Monday, December 19, 2011

My New Favourite Canapé

This season, I’m getting seriously involved in a hot and heavy relationship with glitter nail polish. I've also been to some mental Christmas parties where I have been lovingly fed some of the best party snacks ever. The two (nail polish and festive eating) really do walk hand in hand, as it just isn’t Christmas without glitter, and it isn’t glitter without a party, and it REALLY isn’t a party without food, even if it’s there to play no larger role than to soak up the Veuve.  
Everyone has their fall-back canapé. My mum whips up little tarts of smoked trout, wasabi cream and pickled red onion for every event without fail. There is also a dish that appears at a few family functions (not for a while, however) - the ever-suspicious Seven-Layer Dip. Two of those layers are comprised of grated cheddar cheese, there is guacamole in there somewhere, and also those pre-sliced black olives you can buy in a jar. I think sour cream might hide under the second layer of cheese, or was it under the salsa? Anyway, it’s essentially nachos minus the chips. Mind you, we all freaking loved it until a few years ago when it disappeared from the banquet table. This strange disappearance may or may not have occurred around the same time of the Donna Hay Magazine launch, banishing grated cheddar from garnishing dips forever.
I first tasted something like this at John & Peter Canteen’s launch party at CarriageWorks in Eveleigh. They served theirs on a crisp, fried pastry with a light snowfall of Parmesan (which I forgot to put on mine before I photographed them, remember to do it!). Whipping the ricotta with a little milk smooths out the lumps and bumps and whips it up into something so soft and creamy you’ll want to dive head first into it. It’s milky taste softens the blow of the salty prosciutto, before the Parmesan ties it all together into a bite-sized canapé dream. The beetroot chips may look like dried salami (as my friend Emily pointed out) but I reckon they look quite pretty under the white ricotta, and are something a bit different to the boring old corn chip.
Happy holidays, and happy snacking! 
Beetroot chips with whipped ricotta and prosciutto

350g full-fat fresh ricotta
splash of milk
salt and freshly ground black pepper
1 x bag beetroot corn chips (the round ones, you can get them at any good providore, like Thomas Dux. You could use plain round corn chips too, but try to get unsalted ones.)
about 15 very thin slices of prosciutto
Parmesan cheese

Using an electric mixer, whip the ricotta, milk, salt and pepper until it is smooth and fluffy; about 3 minutes.

Lay out about 25-30 beetroot chips on a serving tray. Fill a piping bag with the whipped ricotta and pipe about a 20cm blob of ricotta onto each chip. Top with a torn piece of prosciutto, and using a microplane or very fine grater, grate parmesan over the top of everything before serving. The whipped ricotta will last in the fridge for about 2-3 days if you want to whip it beforehand. WHIP IT GOOOOOD.

Tuesday, December 13, 2011

Lessons in Lomography #2

After my last attempt at taking photos with the Holga camera that Ed gave me last Christmas, things have improved only slightly. I think I roll the film along too far when I get to the next frame, and I also probably hold the shutter open for too long. It's not an automatic shutter so it's hard, ok! I do kind of like these two though, especially the last one which was taken at Bondi. We were eating ice creams and watching the Festival of the Winds, which is the annual day of kite-flying on the beach. The festival is my Grandmother's favourite day of the year and always reminds me of her.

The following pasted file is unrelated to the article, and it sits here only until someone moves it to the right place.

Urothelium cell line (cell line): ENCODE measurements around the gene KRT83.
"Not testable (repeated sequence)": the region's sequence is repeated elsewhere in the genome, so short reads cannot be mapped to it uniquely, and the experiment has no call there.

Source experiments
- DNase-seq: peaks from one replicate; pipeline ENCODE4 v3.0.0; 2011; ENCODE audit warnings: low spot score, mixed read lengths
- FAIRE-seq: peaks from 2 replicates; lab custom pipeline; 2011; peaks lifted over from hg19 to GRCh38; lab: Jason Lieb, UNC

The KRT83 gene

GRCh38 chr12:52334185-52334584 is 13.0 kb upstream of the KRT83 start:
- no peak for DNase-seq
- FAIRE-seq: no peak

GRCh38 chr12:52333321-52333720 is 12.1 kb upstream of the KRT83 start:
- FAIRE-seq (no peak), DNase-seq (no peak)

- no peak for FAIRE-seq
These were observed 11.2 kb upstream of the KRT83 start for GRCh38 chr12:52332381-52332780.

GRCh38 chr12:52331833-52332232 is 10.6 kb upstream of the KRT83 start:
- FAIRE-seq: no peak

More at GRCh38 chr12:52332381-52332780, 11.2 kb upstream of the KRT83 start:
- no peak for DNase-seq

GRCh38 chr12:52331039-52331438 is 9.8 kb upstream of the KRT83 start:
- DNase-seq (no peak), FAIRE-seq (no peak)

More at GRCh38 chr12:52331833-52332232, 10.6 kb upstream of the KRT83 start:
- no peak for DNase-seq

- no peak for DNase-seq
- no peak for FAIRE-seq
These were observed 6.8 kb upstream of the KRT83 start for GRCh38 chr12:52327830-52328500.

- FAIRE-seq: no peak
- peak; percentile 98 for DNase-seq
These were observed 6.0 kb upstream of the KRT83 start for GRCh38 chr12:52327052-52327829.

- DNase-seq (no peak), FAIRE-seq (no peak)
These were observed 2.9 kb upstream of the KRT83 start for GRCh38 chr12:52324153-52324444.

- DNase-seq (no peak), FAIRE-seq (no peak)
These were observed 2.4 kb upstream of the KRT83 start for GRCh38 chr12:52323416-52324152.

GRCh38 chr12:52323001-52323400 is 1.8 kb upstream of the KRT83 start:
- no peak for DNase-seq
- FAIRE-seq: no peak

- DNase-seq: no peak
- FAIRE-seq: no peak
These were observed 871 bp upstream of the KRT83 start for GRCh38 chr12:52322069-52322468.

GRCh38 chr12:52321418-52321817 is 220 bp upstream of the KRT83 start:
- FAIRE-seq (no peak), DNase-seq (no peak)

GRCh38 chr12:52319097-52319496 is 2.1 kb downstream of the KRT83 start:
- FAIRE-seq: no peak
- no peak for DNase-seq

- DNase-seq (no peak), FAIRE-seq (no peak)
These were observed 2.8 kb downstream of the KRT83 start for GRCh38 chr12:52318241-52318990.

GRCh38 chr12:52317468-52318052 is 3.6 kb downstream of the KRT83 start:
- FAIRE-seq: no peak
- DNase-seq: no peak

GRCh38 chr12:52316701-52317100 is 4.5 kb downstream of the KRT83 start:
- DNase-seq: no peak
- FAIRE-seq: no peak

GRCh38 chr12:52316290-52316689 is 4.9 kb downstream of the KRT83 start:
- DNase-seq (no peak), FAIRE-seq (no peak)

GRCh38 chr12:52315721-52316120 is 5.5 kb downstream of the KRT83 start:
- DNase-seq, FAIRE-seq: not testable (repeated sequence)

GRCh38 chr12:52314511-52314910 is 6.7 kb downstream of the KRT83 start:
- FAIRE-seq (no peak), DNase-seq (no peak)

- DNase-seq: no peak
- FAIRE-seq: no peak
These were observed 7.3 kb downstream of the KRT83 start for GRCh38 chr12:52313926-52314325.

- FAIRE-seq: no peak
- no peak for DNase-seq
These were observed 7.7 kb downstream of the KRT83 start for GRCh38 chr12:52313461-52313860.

I obviously need some tips, anyone have any?

Sunday, December 4, 2011

Lime and Herb Mayonnaise

There is a story that Ed's best friends like to dredge up from time to time, usually when Ed eats something exotic, or announces he might cook dinner. There are laughs and laughs and a few frowns(from my direction)when they bring up "the time when Ed would only eat cheese and mayonnaise sandwiches."

This information is a little unnerving, but also not surprising, because we all have something weird we like to eat. For me it's that awful Kraft spreadable cheese that comes in a jar. I love it on Cruskits. I know it's not "cheese" but it's my dirty little food habit, and I'm not going looking on the back of the label searching for ingredients either. Ignorance is bliss. Hopefully homemade mayo will make for an acceptable stand-in in Ed's sandwiches. It is also incidentally dreamy with freshly peeled prawns, eaten on a picnic blanket in the park around Christmas time.

Lime and Herb Mayonnaise
Expanded on a recipe for basic mayonnaise from The Australian Women's Weekly COOK: How to Cook Absolutely Everything

Makes 1 cup of mayonnaise

2 egg yolks
1 teaspoon Dijon mustard
1/2 cup neutral-flavoured oil such as canola or grape seed oil
1/2 cup mild olive oil
juice of 1 lime
2 tablespoons dill, finely chopped
2 tablespoons mint, finely chopped
salt and black pepper

In a large bowl, whisk together the egg yolks and mustard until combined and smooth. In a small jug combine the two oils.

Now this part is way easier if you have a friend/sister/lover/kidlet/spider monkey to help you out, whisking all the while, pour the oil into the yolks in a very, very thin, steady stream. Don't rush this, the yolks and oil have to emulsify not too quickly or the mayo will separate.

Make sure you don't stop whisking until all the oil is incorporated and the mixture has thickened and is beautiful and glossy. Add the lime juice and herbs, whisk together and season to taste with salt and pepper.

Pour into a jar and keep in the fridge. Amazing with prawns, ham, roast beef sandwiches, fish, a whole bunch of things!